Martin Amis Explains His Method for Writing Great Sentences

Why does Mar­tin Amis writes sen­tences well? As a nov­el­ist, he nat­u­ral­ly has a high degree of pro­fes­sion­al inter­est in the mat­ter. But why does he write sen­tences so well? One might put forth the influ­ence of his father Kings­ley Amis, author of Lucky Jim, an endur­ing con­tender for the title of the fun­ni­est nov­el in the Eng­lish lan­guage. But giv­en how sel­dom one acclaimed nov­el­ist sires anoth­er — an event, in fact, near­ly unheard of — the her­i­tabil­i­ty of lit­er­ary tal­ent remains unknow­able. As for the direct influ­ence of Amis père on Amis fils, we can almost entire­ly rule it out: not only did Kings­ley nev­er encour­age Mar­tin to fol­low in his foot­steps, only once did he offer any kind of writer­ly advice.

“We sat in high-bour­geois splen­dor, my father and I,” writes the younger Amis in his mem­oir Expe­ri­ence, “hav­ing a pre-lunch drink and talk­ing about his first pub­lished sto­ry, ‘The Sacred Rhi­no of Ugan­da’ (1932: he was ten).” The father-son dia­logue runs as fol­lows:

— It was awful in all the usu­al ways. And full of false quan­ti­ties. Things like: ‘Rag­ing and curs­ing in the blaz­ing heat …’

— What’s wrong with that? I mean I can see it’s old fash­ioned …

— You can’t have three ings like that.

— Can’t you?

— No. It would have to be: ‘Rag­ing and curs­ing in the … intol­er­a­ble heat.’

You couldn’t have three ings like that. And some­times you couldn’t even have two. The same went for -ics, -ives, -lys and -tions. And the same went for all pre­fix­es too.

43 years lat­er, Mar­tin Amis would find him­self in the role of lit­er­ary advice-giv­er, deliv­er­ing his father’s prin­ci­ple of writ­ing onstage at the Chica­go Human­i­ties Fes­ti­val. The process of imbu­ing every sen­tence with “min­i­mum ele­gance and eupho­ny,” he says in the clip above (drawn from a longer inter­view view­able here) involves “say­ing the sen­tence, sub­vo­cal­iz­ing it in your head until there’s noth­ing wrong with it. This means not repeat­ing in the same sen­tence suf­fix­es and pre­fix. If you’ve got a con­found, you can’t have a con­form. If you’ve got invi­ta­tion, you can’t have exe­cu­tion. You can’t repeat those, or an -ing, or a -ness: all that has to be one per sen­tence. I think the prose will give a sort of plea­sure with­out you being able to tell why.”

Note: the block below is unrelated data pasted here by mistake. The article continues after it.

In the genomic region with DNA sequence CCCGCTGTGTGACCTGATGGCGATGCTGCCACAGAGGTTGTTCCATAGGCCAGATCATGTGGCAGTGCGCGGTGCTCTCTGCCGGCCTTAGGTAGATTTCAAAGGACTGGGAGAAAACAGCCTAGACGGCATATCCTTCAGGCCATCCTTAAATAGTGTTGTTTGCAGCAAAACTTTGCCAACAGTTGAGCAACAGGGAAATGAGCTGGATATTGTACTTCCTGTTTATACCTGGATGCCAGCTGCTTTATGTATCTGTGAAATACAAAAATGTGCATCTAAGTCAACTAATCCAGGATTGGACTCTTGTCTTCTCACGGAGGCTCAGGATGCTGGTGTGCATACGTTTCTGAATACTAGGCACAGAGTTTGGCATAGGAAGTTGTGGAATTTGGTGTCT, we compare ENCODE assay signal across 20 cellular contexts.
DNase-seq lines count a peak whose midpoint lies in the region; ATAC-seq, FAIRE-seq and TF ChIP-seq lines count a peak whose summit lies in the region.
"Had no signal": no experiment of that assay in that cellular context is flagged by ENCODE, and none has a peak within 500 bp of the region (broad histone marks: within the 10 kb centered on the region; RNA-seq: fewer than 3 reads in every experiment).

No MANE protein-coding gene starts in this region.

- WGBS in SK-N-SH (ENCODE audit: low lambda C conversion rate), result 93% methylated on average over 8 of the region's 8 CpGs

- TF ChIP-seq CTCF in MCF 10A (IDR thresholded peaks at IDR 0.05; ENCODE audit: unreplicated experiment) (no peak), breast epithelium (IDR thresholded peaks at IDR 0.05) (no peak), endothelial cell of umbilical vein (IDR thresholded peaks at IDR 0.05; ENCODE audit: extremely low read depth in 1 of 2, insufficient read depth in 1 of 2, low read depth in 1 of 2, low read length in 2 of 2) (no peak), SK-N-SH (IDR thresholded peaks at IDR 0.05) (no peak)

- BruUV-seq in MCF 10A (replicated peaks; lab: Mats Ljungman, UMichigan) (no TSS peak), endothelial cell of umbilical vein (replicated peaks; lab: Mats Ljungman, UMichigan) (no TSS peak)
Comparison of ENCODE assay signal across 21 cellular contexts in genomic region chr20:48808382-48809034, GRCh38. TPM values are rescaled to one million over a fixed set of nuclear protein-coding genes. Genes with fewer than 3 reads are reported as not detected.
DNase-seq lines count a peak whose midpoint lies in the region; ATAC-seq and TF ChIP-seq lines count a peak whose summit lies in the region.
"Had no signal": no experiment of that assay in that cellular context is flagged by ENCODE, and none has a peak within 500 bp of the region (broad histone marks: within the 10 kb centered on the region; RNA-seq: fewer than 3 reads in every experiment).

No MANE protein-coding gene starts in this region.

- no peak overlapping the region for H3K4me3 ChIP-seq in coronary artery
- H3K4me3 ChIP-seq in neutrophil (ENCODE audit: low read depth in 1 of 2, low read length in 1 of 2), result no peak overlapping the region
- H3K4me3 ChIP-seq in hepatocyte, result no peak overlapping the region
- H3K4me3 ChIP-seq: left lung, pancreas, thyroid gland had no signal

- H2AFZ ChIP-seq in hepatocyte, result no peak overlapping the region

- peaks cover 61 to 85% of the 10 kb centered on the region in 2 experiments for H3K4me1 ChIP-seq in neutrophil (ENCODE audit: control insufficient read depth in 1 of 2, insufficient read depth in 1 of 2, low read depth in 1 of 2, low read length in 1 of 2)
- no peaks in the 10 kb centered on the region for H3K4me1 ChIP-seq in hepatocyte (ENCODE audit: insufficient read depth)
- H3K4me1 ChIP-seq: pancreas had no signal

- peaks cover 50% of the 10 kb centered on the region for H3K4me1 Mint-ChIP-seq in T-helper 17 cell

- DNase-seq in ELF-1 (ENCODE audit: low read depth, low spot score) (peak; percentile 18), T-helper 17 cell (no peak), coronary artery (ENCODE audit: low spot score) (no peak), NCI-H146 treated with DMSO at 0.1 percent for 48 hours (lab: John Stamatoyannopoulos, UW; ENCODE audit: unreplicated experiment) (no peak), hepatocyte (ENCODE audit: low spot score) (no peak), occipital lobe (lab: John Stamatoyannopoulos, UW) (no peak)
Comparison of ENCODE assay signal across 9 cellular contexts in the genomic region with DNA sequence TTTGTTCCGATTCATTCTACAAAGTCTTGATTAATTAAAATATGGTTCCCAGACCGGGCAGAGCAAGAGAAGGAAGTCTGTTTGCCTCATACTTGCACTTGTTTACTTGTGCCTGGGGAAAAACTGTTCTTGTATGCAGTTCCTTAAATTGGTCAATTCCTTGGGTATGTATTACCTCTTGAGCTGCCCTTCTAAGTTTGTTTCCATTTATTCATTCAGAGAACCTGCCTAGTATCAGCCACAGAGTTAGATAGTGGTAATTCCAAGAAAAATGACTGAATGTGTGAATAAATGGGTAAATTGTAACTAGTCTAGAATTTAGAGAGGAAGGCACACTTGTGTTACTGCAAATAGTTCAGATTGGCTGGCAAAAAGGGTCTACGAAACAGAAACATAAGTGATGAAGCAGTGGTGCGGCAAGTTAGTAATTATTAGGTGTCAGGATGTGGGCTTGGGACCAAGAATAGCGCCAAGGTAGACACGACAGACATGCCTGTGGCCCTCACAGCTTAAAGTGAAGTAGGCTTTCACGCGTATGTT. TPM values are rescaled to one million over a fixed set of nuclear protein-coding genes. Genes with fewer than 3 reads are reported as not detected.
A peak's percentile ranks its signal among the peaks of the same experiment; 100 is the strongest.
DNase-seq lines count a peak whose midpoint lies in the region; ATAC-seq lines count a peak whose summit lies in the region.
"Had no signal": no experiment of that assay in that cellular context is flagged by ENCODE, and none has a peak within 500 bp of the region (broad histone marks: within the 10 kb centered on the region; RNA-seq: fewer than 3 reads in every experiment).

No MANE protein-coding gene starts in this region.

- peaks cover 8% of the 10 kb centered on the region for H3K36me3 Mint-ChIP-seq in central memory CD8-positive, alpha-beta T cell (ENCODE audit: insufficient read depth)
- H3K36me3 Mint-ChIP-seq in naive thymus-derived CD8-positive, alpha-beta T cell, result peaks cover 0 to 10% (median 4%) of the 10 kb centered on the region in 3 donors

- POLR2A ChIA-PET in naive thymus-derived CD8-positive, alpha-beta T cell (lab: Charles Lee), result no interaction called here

Clear­ly writ­ing a sen­tence that has “noth­ing wrong with it” goes well beyond adher­ing to the rules of spelling and gram­mar. And even after you’ve elim­i­nat­ed all ungain­ly rep­e­ti­tion, you may still have con­sid­er­able work to do before the sen­tence ris­es to a stan­dard worth uphold­ing. There are oth­er ques­tions to ask: do you, for exam­ple, tru­ly pos­sess each and every one of the words you’ve used, not just in mean­ing but sound and rhythm? In order to do so, Amis rec­om­mends acquaint­ing your­self more inti­mate­ly with the dic­tio­nary and the­saurus. If all this makes the task of the aspir­ing writer sound need­less­ly daunt­ing, fol­low instead the much sim­pler advice Amis pro­vides in the clip just above: “Get to the end of the nov­el, then wor­ry, because you’ve got some­thing in front of you that you can work on. Save the anx­i­ety for the end.”

Relat­ed Con­tent:

Mar­tin Amis Explains How to Use a The­saurus to Actu­al­ly Improve Your Writ­ing

Nor­man Mail­er & Mar­tin Amis, No Strangers to Con­tro­ver­sy, Talk in 1991

Writ­ing Tips by Hen­ry Miller, Elmore Leonard, Mar­garet Atwood, Neil Gaiman & George Orwell

V.S. Naipaul Cre­ates a List of 7 Rules for Begin­ning Writ­ers

Nietzsche’s 10 Rules for Writ­ing with Style (1882)

5 Won­der­ful­ly Long Lit­er­ary Sen­tences by Samuel Beck­ett, Vir­ginia Woolf, F. Scott Fitzger­ald & Oth­er Mas­ters of the Run-On

Based in Seoul, Col­in Mar­shall writes and broad­casts on cities, lan­guage, and cul­ture. His projects include the book The State­less City: a Walk through 21st-Cen­tu­ry Los Ange­les and the video series The City in Cin­e­ma. Fol­low him on Twit­ter at @colinmarshall, on Face­book, or on Insta­gram.

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